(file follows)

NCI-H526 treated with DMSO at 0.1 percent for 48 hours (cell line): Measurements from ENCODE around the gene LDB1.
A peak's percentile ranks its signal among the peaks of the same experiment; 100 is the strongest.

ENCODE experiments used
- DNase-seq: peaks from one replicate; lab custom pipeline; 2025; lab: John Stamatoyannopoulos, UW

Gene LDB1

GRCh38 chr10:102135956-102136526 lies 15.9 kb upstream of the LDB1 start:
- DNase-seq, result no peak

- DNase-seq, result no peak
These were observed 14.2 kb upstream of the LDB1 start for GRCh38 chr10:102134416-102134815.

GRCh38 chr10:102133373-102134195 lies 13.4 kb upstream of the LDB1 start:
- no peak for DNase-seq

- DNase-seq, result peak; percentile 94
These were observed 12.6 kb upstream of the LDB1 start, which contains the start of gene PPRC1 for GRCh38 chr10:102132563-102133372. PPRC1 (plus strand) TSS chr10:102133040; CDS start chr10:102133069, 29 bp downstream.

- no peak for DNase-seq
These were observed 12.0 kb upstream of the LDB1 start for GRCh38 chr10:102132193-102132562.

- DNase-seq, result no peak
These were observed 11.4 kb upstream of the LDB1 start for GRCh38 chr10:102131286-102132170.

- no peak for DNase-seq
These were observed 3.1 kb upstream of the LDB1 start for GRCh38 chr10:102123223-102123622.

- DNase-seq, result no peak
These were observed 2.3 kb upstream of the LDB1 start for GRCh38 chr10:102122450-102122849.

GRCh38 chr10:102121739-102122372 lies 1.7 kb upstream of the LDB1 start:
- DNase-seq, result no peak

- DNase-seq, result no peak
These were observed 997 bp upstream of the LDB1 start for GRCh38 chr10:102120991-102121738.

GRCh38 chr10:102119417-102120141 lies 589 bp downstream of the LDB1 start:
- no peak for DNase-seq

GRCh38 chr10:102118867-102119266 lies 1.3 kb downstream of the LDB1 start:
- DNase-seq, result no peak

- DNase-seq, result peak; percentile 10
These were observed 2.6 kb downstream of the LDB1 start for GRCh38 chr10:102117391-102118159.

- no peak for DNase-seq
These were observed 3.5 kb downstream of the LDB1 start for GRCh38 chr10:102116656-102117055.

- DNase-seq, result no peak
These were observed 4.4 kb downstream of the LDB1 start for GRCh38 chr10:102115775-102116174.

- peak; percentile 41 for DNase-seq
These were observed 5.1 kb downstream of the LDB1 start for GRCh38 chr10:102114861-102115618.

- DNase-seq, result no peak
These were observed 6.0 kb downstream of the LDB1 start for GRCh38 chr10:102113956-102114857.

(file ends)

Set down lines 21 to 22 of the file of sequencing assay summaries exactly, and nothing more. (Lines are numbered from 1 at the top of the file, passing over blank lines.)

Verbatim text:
These were observed 2.3 kb upstream of the LDB1 start for GRCh38 chr10:102122450-102122849.

GRCh38 chr10:102121739-102122372 lies 1.7 kb upstream of the LDB1 start: